PVC (polyvinyl chloride) pipes are in widespread use in a number of industries, ranging from residential plumbing to complex water treatment systems. Because of the material properties of PVC pipes, they are highly valuable as a thermo-resistant structure, fire retardant fabric, and as a high quality water conduit in many construction applications. PVC pipes are superior to most other modern materials due to environmental friendliness, chemical resistance, inherent toughness, heat resistance, and being electrically non-conductive/non-corrosive. PVC is very useful for making pipes that are secure connections between other pipes (reducing leakage), maintaining quality in water, and reducing the potential for injury in construction applications.
PVC pipes are environmentally friendly due to the source of the raw material used to make PVC resin. Salt, quite literally abundant everywhere in the world, is used to create the resin that makes up PVC pipes. Salt is unlikely to ever diminish as a natural resource. Because PVC pipes last for decades, it is going to cost less in the long run to recycle. Additionally, PVC pipes are light enough in weight, that more PVC pipes are transportable per truck load than metal pipes. This fact means that the fuel used in transportation of the material is reduced.
Acids do not harm PVC piping. Acids produce electrochemical reactions in other materials, but PVC pipes are non-conductive (on the inside and the exterior of the PVC pipe). Because of the resistance of PVC pipes to chemicals, the PVC pipe is used broadly in agricultural farming, where the pipes are exposed to destructive soils, fertilizers, and chemicals (such as pesticides). Even salts corrode metal pipes, but not PVC pipes. In the long run, PVC pipes save the buyer money because they do not have to be replaced as often as corrosive metal pipes. While metal pipes need to be cleaned or replaced within a year, PVC pipes need only be replaced every 7 to 15 years. PVC pipes can resist temperatures of up to 140 degrees Fahrenheit. Because of PVC’s chemically resistant nature, it is often used as a protective cover in metal piping applications (including plumbing systems).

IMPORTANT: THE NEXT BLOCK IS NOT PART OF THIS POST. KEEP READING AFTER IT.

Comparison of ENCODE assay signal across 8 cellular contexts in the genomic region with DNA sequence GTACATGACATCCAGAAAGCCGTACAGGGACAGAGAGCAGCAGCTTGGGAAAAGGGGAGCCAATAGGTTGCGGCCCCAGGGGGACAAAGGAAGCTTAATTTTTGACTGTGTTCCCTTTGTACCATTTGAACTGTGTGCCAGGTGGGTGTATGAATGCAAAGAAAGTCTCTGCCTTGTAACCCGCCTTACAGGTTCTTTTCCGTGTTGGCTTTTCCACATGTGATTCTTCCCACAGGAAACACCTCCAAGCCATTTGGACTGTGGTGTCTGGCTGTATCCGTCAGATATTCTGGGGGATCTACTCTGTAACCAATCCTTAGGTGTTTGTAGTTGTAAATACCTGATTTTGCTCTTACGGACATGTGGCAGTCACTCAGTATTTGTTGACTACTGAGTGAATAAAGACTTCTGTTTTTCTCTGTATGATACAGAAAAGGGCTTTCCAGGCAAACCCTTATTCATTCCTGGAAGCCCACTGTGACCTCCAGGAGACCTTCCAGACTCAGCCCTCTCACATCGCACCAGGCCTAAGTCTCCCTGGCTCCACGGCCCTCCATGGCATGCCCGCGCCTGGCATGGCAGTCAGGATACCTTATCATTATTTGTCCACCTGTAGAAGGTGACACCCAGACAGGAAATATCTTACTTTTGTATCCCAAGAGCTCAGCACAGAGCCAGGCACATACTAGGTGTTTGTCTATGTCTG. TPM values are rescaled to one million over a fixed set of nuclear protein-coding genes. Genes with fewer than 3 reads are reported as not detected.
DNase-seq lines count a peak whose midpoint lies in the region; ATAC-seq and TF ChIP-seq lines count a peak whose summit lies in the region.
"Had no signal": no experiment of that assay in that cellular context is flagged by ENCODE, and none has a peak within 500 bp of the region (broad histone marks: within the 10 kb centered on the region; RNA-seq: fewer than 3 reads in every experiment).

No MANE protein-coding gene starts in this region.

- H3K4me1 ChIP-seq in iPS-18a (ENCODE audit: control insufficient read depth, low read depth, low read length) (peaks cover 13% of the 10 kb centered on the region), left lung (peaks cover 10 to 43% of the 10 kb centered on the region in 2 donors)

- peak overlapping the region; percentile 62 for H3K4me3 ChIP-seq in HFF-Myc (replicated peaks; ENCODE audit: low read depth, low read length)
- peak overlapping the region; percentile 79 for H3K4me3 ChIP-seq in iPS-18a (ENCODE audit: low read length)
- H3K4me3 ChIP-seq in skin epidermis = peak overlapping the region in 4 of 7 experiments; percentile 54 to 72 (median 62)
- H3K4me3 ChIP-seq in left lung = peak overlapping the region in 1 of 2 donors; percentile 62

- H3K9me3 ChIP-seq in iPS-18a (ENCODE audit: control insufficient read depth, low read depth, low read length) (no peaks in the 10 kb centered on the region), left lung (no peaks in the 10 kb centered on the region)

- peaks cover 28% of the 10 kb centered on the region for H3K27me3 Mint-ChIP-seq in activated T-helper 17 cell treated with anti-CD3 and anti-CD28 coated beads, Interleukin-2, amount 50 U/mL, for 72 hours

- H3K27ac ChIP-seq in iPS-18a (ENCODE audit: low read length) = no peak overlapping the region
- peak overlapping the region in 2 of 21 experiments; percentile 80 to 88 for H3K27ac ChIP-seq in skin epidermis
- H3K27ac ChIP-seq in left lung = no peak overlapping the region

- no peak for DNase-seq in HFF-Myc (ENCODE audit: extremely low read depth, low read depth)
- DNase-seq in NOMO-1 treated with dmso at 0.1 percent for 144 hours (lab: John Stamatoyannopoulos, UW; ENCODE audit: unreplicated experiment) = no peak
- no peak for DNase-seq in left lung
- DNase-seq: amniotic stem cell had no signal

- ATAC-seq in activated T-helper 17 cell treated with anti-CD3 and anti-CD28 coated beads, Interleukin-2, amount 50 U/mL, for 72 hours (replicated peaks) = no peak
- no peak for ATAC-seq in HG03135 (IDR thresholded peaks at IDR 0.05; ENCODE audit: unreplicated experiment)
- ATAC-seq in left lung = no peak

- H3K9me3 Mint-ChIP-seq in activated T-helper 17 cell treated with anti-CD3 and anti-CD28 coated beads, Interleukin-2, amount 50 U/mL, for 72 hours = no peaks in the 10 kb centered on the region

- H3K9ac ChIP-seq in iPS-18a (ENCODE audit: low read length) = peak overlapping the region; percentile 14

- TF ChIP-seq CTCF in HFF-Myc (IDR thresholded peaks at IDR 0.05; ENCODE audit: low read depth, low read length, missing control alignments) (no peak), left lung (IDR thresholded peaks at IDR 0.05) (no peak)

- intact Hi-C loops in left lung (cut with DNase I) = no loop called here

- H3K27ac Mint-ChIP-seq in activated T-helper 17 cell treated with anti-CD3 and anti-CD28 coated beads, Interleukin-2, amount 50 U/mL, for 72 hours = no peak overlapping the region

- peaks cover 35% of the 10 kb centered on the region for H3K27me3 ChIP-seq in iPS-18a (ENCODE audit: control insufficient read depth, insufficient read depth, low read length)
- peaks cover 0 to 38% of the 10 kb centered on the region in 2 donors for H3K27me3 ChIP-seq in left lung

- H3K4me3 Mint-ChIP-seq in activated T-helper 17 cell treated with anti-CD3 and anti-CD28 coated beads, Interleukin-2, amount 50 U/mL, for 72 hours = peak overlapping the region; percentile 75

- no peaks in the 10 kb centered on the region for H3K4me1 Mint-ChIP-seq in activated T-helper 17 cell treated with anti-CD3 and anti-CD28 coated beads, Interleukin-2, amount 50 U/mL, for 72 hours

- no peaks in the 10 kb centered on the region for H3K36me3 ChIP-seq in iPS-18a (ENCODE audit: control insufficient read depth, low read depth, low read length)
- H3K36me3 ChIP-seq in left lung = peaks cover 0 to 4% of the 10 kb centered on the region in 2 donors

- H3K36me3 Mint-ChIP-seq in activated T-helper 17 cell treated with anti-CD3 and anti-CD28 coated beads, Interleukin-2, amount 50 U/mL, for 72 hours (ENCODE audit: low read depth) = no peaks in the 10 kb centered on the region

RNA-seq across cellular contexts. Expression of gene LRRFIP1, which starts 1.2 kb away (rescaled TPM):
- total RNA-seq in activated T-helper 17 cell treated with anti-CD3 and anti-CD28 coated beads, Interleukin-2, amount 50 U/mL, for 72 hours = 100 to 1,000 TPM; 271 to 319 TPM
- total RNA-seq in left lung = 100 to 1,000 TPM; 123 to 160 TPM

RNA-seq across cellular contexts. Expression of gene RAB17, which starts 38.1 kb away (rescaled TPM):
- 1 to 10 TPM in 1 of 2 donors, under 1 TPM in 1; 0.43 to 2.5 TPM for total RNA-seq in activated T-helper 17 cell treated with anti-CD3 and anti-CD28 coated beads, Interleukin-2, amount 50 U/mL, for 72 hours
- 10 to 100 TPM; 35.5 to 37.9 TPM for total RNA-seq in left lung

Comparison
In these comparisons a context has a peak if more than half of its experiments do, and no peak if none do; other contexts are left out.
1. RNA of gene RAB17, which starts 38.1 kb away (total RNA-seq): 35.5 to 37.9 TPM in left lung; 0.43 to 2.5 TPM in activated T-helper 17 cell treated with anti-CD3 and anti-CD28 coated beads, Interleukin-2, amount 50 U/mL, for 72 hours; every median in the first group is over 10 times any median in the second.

The PVC pipe is resistant to fracturing. This is due in part to its flexibility, and partially due to its light weight. PVC pipe isn’t heavy enough to shatter if it is dropped, making PVC pipes safer on construction sites than metal pipes. PVC is flexible enough to resist breaking under pressure. PVC pipe is ideal for underground applications, especially in the event of an earthquake. PVC toughness is the result of mixing water and vinyl chloride monomer in a container to produce chemically resistant material.
Better water quality is achieved by running water through PVC pipes. PVC pipes do not corrode, so there will never be any alterations to the purity in the water. Water and other fluids pass through PVC pipes unobstructed. This is due to the PVC pipe’s smooth interior surface. The smoothness of PVC pipes reduces friction, allowing contaminates in sewage systems to pass through the pipe with less chances of clogging the pipe.
PVC piping is ideal for thermal resisting applications because the material of PVC is highly resistant to thermal conductivity. PVC is made into highly proficient insulation pipes. Aside from being used in insulation applications, PVC pipes are a fire retardant structure. It is very unlikely for PVC pipes to catch fire. A source of fire would have to remain constantly blazing; Even then, the PVC pipe’s materials will quickly combine with oxygen molecules, which will famish the flames.